By David Heitz
Diane Carbo, purveyor of this site, worries a lot about what will become of our aging LGBT population. That’s why she has asked me to write about it many times in this space.
Obviously, Diane knows that elderly people in general need strong advocates, particularly when they suffer from dementia and related illnesses. She also knows that LGBT people live in a culture even more youth-centric than American culture in general, and many do not have children of their own.
“I worry what is going to become of all these aging LGBT Boomers,” Diane has told me time and again.
As a gay person, I worry too. I’m not a Boomer, but only barely not!
Read More: Why I plan to live fabulously healthy to the end
May 17 is the inaugural “National Honor Our LGBT Elders Day.” It’s the brainchild of Chase Brexton LGBT Health Resource Center in Baltimore.
There are an estimated 3 million LGBT people over the age of 55 throughout the U.S. How we will care for them, and the importance of caring for them in environments sensitive to gay culture (which most elder care facilities are not) is an emerging concern only now beginning to get attention.
So now, through the efforts of Chase Brexton, “National Honor Our LGBT Elders Day” has officially been added to the “National Day” registry.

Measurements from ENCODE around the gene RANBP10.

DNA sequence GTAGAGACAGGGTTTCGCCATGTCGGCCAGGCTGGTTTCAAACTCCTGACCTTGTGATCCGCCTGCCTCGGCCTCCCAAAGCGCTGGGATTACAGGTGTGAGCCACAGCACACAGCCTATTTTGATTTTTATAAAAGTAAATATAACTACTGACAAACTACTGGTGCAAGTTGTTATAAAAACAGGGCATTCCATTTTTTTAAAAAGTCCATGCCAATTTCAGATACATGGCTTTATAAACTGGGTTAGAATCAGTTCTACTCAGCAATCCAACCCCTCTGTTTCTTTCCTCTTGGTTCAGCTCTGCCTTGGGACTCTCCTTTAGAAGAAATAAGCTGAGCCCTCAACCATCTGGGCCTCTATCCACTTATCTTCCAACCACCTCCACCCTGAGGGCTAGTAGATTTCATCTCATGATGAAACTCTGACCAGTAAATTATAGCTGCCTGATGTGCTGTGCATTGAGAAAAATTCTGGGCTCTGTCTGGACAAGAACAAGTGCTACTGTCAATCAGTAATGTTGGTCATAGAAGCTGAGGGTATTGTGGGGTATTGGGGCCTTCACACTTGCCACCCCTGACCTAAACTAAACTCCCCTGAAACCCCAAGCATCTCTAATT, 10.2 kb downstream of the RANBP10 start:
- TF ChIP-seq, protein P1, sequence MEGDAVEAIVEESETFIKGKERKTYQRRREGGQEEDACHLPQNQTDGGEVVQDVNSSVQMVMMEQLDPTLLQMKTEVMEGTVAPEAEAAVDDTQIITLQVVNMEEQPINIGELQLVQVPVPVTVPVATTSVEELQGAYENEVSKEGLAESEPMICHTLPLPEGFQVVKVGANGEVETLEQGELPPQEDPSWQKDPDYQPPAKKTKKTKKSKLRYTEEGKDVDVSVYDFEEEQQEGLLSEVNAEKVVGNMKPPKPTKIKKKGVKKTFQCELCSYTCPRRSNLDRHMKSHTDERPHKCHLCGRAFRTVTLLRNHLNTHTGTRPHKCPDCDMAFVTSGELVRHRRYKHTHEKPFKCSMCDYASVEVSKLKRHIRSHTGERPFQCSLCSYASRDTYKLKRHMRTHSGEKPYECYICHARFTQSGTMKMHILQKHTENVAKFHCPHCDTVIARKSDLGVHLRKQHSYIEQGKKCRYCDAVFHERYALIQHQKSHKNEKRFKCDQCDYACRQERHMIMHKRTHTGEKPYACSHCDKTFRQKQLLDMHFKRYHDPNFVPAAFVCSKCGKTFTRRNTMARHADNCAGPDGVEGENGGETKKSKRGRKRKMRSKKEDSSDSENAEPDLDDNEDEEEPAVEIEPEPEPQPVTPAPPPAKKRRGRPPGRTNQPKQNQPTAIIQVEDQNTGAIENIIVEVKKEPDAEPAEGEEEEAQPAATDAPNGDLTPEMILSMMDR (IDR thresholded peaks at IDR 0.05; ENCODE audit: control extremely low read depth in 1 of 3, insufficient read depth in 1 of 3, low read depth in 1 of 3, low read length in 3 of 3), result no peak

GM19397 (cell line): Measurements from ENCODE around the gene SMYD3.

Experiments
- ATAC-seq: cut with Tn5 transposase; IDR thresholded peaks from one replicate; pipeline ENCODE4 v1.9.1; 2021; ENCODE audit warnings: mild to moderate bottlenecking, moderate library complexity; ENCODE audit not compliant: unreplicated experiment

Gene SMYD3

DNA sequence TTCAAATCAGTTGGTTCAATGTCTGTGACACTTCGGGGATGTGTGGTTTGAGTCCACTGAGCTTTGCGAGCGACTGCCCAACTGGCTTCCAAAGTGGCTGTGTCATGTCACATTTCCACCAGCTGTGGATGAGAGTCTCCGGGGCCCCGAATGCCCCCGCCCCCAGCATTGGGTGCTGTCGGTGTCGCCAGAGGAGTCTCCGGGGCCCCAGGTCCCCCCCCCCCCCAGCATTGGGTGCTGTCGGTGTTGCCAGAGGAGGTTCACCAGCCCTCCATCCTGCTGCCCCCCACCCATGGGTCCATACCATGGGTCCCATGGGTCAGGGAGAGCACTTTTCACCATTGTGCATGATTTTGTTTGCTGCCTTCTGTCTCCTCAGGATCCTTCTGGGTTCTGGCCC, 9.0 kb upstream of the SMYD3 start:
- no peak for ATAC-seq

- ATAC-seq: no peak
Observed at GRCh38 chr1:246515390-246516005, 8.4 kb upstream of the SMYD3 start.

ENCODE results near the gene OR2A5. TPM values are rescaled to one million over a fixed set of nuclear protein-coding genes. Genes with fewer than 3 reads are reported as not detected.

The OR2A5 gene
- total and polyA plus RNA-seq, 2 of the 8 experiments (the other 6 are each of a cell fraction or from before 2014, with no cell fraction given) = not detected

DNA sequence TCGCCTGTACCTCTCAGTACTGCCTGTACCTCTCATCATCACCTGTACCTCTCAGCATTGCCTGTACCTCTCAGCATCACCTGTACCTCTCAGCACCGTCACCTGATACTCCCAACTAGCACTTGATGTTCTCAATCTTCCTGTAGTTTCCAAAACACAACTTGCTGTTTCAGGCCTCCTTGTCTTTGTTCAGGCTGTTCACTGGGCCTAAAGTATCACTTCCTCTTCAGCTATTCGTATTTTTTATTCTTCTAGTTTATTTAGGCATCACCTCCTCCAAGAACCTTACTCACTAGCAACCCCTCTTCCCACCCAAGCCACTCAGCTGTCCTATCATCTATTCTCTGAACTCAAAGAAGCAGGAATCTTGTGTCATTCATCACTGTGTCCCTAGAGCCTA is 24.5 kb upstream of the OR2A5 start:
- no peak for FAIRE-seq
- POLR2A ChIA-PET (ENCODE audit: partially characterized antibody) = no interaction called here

Read More: LGBT Seniors disrespected in long-term care
“Whether through everyday authenticity or outright activism, LGBT elders have helped improve the lives of all LGBT people,” said Nate Sweeney, executive director of the LGBT Health Resource Center. “We are thrilled to be able to have this day to celebrate and thank LGBT elders for all their contributions to the community.”
Perhaps it is transgender and bisexual elderly Americans who have been most marginalized. The art exhibit “To Survive on this Shore” currently is on display at Chase-Brexton Baltimore and also can be viewed by clicking here. The exhibit includes Gloria, of Chicago, pictured with this story.
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“Representatives of older transgender people are nearly absent from our culture and within artistic realms, and those that do exist are often one-dimensional,” artists Jess T. Dugan and Vanessa Fabbre explain online about their project. “To Survive on this Shore combines photographs of transgender and gender-variant people over the age of 50 with interviews about their life experiences in regards to gender, identity, age, and sexuality and provides a nuanced view into the complexities of aging as a transgender person. By combining our experiences working as a photographer and social worker within the transgender community, we hope to create a project that is simultaneously highly personal and socially relevant.”
Everyone deserves to age with dignity, and nobody should be forced back into the closet in the sunset of their lives. Be sure to honor the LGBT people in your life today and thank them for their contributions to America.
Read More: LGBT Caregivers: The isolated among the isolated and what Baltimore is doing to help